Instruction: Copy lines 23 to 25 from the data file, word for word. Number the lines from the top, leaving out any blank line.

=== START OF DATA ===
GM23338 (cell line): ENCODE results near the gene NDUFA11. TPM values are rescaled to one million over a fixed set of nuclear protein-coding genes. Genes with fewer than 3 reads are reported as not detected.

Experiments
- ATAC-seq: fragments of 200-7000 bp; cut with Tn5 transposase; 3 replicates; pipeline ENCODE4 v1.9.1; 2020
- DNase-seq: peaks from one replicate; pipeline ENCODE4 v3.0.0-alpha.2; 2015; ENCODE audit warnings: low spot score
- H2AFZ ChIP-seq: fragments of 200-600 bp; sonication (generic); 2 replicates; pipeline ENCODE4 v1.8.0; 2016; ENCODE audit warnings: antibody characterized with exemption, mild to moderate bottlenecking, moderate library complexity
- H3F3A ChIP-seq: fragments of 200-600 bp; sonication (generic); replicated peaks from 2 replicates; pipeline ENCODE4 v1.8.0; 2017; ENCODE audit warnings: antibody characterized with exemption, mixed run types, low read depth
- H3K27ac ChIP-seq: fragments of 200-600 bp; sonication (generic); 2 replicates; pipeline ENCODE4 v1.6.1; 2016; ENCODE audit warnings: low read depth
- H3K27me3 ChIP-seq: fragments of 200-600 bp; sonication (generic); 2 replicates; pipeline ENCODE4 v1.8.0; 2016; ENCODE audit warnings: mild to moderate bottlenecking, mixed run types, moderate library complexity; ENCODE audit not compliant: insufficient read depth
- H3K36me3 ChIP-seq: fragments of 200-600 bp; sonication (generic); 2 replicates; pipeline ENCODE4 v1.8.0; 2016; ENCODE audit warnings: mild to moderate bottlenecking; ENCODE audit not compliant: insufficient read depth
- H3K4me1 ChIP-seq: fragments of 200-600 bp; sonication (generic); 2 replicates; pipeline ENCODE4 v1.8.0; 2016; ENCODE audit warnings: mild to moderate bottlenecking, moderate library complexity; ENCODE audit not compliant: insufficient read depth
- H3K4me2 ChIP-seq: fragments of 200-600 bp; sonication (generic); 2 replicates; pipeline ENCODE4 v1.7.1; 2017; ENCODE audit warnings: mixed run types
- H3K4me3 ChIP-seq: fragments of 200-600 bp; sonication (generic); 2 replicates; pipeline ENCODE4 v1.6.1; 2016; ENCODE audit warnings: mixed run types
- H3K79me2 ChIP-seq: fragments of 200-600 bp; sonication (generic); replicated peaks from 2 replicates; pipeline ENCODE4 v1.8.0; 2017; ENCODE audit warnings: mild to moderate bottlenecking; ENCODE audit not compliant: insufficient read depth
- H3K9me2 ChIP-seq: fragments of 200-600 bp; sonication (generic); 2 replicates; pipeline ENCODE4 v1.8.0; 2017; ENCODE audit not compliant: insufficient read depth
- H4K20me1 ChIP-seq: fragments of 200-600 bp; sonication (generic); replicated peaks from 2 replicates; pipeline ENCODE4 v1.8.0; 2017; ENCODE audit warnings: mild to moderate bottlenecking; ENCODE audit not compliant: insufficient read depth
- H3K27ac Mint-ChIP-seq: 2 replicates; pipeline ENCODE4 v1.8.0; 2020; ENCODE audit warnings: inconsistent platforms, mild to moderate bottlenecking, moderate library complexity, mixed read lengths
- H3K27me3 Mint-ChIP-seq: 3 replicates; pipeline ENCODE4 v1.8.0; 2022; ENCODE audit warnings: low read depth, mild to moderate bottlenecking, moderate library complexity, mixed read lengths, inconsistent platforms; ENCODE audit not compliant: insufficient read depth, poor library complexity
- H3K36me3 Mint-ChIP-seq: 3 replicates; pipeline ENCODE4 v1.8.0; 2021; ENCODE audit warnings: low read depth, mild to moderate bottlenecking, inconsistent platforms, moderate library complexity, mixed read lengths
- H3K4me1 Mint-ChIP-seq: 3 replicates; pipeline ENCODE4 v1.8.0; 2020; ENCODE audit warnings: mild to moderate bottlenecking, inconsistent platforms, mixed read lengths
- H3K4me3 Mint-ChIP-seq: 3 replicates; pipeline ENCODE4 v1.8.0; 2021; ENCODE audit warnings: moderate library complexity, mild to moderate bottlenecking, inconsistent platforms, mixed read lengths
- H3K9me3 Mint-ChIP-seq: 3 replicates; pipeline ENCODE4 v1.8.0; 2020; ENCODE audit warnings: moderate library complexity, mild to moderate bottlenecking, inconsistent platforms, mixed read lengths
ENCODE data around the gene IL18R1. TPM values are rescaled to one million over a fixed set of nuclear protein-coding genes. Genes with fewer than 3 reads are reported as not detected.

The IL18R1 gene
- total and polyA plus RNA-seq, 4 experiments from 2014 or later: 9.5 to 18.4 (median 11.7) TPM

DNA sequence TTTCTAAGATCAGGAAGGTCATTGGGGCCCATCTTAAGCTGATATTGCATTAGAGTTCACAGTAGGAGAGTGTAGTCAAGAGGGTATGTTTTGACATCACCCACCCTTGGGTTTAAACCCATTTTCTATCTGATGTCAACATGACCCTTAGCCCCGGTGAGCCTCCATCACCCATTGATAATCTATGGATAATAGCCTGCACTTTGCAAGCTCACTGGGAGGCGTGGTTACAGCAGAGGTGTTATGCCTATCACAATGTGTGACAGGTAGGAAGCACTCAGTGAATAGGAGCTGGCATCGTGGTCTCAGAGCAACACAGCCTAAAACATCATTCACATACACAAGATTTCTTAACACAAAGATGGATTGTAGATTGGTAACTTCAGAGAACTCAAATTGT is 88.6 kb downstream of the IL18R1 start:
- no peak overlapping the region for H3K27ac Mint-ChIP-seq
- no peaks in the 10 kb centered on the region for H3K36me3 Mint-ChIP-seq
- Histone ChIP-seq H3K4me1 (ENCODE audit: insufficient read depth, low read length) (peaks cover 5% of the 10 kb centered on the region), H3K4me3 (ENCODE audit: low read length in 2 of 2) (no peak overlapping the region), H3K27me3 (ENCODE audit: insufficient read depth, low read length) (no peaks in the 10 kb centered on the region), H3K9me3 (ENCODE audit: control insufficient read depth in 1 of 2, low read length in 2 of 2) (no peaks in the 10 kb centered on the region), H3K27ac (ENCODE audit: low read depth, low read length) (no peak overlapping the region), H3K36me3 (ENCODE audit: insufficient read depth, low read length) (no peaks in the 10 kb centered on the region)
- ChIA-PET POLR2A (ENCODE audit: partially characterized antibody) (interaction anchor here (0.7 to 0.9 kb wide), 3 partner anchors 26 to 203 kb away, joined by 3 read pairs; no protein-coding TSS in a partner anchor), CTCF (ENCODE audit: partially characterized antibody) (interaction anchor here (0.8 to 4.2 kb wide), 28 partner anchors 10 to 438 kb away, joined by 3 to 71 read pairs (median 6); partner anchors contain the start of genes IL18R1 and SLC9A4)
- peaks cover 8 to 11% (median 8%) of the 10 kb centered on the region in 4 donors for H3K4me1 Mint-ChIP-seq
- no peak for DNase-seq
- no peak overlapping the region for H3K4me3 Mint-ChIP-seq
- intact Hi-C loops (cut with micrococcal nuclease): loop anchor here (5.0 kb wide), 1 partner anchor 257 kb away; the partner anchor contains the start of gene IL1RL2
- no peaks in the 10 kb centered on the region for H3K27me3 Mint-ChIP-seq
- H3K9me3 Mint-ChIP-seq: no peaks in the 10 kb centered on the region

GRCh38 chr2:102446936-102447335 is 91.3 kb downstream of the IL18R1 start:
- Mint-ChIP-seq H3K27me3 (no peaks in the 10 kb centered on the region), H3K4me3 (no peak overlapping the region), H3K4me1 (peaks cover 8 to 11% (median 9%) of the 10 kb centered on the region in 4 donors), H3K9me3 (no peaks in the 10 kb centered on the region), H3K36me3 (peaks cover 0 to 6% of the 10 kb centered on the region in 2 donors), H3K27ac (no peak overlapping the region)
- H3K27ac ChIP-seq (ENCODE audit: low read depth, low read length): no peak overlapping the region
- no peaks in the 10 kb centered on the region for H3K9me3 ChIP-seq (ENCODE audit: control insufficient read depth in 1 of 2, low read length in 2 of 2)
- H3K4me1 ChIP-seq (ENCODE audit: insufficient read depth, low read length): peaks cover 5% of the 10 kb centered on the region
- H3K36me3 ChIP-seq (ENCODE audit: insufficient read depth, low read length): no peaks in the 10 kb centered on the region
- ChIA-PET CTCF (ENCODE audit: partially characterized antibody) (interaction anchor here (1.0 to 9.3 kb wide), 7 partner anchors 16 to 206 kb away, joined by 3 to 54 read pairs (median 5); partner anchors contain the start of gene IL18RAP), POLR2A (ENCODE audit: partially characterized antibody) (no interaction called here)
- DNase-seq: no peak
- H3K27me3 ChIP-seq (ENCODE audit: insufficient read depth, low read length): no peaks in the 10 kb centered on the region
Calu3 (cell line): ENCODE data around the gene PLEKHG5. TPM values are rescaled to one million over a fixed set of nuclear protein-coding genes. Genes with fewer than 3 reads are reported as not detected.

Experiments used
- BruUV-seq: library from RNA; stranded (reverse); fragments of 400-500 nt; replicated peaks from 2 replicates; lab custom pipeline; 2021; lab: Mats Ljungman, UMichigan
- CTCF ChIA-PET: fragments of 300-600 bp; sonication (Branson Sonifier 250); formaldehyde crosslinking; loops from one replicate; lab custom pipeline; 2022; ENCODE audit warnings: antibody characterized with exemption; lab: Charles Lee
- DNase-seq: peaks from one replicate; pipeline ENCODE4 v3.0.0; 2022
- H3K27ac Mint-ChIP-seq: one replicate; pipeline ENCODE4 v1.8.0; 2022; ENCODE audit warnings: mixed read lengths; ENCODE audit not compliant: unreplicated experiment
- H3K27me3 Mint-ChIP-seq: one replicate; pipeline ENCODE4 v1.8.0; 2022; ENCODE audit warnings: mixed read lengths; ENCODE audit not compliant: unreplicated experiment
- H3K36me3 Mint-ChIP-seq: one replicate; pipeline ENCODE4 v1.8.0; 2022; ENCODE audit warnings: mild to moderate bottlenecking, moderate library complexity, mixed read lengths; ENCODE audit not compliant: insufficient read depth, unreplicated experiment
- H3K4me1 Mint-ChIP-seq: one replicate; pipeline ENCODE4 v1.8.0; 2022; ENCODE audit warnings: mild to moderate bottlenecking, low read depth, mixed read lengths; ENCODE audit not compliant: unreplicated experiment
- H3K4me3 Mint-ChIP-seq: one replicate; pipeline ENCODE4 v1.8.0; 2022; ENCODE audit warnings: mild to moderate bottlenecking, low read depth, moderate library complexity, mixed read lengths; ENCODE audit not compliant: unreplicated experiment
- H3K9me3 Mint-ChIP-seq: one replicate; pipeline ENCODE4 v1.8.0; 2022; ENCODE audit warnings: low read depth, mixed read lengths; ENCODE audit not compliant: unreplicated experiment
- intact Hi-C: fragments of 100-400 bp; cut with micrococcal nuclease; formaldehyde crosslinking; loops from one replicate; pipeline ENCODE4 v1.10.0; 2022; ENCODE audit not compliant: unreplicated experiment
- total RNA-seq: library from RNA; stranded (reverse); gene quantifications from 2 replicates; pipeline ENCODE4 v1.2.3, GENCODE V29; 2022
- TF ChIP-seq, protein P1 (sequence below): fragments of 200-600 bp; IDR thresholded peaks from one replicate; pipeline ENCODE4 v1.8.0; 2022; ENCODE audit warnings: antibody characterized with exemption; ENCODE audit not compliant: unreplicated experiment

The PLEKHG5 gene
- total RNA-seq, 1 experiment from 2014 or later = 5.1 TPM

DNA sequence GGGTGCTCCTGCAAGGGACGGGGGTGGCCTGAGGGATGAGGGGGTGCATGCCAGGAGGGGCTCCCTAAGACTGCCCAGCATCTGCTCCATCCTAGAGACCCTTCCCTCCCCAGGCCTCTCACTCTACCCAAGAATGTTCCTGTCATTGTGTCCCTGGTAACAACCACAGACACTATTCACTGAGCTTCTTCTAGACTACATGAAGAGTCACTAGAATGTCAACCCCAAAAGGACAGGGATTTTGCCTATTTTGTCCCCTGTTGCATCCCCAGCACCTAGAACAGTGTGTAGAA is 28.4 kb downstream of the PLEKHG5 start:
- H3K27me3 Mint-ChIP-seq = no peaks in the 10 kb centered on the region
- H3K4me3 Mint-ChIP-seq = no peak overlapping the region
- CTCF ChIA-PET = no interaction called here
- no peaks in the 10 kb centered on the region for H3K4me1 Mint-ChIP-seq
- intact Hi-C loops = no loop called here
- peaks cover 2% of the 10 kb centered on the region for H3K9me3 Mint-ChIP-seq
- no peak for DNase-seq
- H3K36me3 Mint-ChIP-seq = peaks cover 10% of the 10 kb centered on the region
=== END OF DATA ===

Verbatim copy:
The IL18R1 gene
- total and polyA plus RNA-seq, 4 experiments from 2014 or later: 9.5 to 18.4 (median 11.7) TPM

DNA sequence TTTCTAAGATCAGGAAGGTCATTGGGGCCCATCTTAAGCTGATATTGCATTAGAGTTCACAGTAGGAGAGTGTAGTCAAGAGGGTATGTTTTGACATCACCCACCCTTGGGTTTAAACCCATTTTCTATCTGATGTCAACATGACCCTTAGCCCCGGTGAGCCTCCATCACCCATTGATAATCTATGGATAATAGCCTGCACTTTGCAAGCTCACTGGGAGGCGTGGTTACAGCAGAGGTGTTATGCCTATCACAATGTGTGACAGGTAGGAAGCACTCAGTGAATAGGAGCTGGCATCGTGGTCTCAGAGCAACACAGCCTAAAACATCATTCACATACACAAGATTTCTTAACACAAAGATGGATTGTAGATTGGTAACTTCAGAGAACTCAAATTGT is 88.6 kb downstream of the IL18R1 start: